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SYFY WIRE Theme Park News

Disneyland delayed and Splash Mountain makes some big changes

By Carlye Wisel
The Princess and the Frog Splash Mountain artwork

We’re just under two weeks until Walt Disney World theme parks open to the public, and at this point, it feels like the flow of theme park news is endless. If you’ve been out of the WDW loop recently, this week’s column will clue you in on everything (reservations, rides, restricted views, and more) that went down the past seven days. Been a minute since you’ve checked in on things in the theme park epicenter of the country? Don’t snooze on last week's column, which’ll bring you up to speed on Disney World’s hotel reopenings, the first day of Disney Park Pass booking, and all things basketball.

And, if you’re more curious about what’s going on at Universal, slide down to the links section for some cool new stuff — as well as a wildly unexpected surprise from the Halloween powers that be.

All the theme park news we could cram into this column is coming your way right now:


As we discussed last week, Walt Disney World will now require guests to obtain a Park Pass on top of ticketed admission to make it inside each theme park when they open next month. The new system launched last Monday and... it did not go exceptionally well! The entire scenario feels so last week given this week already has its own dose of drama — disappointment from Annual Passholders getting shut out of park preview signups or not receiving an email — but as a somewhat noteworthy doozy, last week's digital bonanza is worth being brought up to speed on.

Once the Parks Pass system launched last Monday, a robust amount of system errors that needed to be solved over the phone led to hours-long waits for, well, guests with 14 months' worth of vacations trying to sort out the details at the same time. Between reporters like myself trying to troubleshoot popular glitch-y errors (like the wrong type of admission being prioritized or the shadow of a special event ticket affecting bookings), Disney Twitter got more heated when a Disney spokesperson told CBS MoneyWatch, “People who couldn't reserve Monday may have been trying to book before it was their turn.” Oof. The original quote was updated for clarity, but a week later, the incorrect sentiment still remains.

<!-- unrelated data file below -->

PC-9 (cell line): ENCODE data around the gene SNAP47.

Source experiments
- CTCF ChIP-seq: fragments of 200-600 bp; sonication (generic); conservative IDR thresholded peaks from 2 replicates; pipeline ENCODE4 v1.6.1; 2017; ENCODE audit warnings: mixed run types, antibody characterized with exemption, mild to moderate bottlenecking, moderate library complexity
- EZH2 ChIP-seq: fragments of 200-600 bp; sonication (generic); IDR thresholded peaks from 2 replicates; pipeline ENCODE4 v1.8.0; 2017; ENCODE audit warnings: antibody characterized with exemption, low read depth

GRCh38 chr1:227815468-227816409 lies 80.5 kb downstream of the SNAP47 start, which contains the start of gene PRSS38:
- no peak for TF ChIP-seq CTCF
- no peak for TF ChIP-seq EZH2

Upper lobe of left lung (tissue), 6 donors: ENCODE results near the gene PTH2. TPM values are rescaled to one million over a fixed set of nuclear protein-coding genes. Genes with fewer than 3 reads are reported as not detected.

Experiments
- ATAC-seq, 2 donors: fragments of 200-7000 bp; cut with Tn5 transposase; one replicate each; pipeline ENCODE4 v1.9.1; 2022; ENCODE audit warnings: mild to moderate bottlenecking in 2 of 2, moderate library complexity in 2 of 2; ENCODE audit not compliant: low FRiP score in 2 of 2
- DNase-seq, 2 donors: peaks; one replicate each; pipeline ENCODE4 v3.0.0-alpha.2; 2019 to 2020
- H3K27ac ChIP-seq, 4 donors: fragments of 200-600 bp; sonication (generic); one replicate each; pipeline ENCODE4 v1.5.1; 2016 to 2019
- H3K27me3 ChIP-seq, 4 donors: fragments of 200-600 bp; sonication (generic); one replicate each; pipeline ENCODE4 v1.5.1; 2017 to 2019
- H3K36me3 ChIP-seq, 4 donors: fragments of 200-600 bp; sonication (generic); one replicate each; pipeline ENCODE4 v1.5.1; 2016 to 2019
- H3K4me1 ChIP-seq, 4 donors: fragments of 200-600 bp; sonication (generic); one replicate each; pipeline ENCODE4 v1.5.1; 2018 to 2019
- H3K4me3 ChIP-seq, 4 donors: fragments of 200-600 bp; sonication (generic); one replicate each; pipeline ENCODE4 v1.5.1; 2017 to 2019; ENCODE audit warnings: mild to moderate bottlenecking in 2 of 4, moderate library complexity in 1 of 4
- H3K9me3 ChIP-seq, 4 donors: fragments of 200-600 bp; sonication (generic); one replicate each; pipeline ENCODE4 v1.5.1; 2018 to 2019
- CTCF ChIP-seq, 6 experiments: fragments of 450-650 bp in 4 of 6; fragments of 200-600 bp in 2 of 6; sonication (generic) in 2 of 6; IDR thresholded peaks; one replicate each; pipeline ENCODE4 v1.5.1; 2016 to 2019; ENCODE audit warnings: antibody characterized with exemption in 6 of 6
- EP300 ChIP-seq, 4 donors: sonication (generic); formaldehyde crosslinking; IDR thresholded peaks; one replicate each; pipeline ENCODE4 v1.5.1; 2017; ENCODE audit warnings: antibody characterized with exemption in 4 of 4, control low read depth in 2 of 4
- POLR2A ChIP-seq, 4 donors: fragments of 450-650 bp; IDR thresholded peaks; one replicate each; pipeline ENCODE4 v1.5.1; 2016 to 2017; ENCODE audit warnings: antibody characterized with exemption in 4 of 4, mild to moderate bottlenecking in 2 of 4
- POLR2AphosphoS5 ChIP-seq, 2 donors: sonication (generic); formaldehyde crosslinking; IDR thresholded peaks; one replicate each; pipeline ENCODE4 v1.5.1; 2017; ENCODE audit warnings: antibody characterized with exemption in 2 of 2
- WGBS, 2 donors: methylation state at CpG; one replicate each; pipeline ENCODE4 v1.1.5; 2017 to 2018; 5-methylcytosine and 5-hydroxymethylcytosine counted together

Guest dissatisfaction wasn’t due to the long time it took to get onto the system — a complaint that all but disappeared once everyone got past the digital waiting room — but the fact that many couldn’t book their Park Passes for no legitimate reason. Guests with valid admission and hotel stays had to reassign their tickets, delete their passes, or switch browsers and refresh constantly to force the system to work as intended; some issues were so widely prevalent that it became easier to call them things like "the grey calendar of doom." There were fewer issues during Annual Passholder previews on Thursday, but when the system went live, a glitch allowed guests to do both, with some examples of parkgoers winding up with a dozen or more Park Passes than they should have been allowed.

The calendar filled quickly for Annual Passholders through summer and weekends, but is still significantly open for ticket holders and future hotel guests. Either way: We’re glad we won’t have to deal with the launch of a new reservation system for a while.


A major whammy of news out of Disneyland last week brought with it an indefinite opening date pushed back from July 17, which would have been the park’s 65th birthday. The move came at the behest of the State of California, which will not provide reopening guidelines until after July 4, making it impossible to get the park up and running so soon thereafter.